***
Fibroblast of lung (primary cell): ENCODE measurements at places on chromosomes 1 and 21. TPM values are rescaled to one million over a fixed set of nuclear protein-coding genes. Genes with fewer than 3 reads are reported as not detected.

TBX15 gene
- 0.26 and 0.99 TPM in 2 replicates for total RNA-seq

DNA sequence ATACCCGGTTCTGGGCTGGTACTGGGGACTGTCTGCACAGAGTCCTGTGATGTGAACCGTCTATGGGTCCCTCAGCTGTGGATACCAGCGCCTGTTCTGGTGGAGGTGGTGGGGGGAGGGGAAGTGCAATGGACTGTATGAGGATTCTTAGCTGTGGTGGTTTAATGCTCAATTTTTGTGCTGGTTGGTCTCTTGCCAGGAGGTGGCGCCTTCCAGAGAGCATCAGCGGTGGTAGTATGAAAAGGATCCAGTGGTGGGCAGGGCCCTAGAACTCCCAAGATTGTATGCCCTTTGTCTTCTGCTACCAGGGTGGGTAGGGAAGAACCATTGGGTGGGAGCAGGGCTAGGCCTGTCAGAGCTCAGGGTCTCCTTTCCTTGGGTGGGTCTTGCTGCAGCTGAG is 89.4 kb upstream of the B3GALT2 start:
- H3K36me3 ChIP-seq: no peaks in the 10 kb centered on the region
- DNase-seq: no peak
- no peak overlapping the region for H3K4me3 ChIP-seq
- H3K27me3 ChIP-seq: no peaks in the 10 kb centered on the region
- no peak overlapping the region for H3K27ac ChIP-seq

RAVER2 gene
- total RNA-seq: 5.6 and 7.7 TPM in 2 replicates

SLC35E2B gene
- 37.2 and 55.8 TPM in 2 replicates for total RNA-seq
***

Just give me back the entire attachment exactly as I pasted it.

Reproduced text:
Fibroblast of lung (primary cell): ENCODE measurements at places on chromosomes 1 and 21. TPM values are rescaled to one million over a fixed set of nuclear protein-coding genes. Genes with fewer than 3 reads are reported as not detected.

TBX15 gene
- 0.26 and 0.99 TPM in 2 replicates for total RNA-seq

DNA sequence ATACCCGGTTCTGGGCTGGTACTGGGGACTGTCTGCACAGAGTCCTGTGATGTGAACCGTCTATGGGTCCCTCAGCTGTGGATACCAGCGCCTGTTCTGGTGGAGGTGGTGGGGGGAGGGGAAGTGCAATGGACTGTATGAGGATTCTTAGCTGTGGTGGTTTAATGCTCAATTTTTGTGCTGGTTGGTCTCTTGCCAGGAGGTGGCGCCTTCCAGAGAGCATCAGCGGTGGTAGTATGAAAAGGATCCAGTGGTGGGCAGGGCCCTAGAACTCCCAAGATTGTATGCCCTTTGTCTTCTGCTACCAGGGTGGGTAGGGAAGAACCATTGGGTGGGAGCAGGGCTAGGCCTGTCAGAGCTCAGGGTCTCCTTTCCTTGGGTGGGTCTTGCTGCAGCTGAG is 89.4 kb upstream of the B3GALT2 start:
- H3K36me3 ChIP-seq: no peaks in the 10 kb centered on the region
- DNase-seq: no peak
- no peak overlapping the region for H3K4me3 ChIP-seq
- H3K27me3 ChIP-seq: no peaks in the 10 kb centered on the region
- no peak overlapping the region for H3K27ac ChIP-seq

RAVER2 gene
- total RNA-seq: 5.6 and 7.7 TPM in 2 replicates

SLC35E2B gene
- 37.2 and 55.8 TPM in 2 replicates for total RNA-seq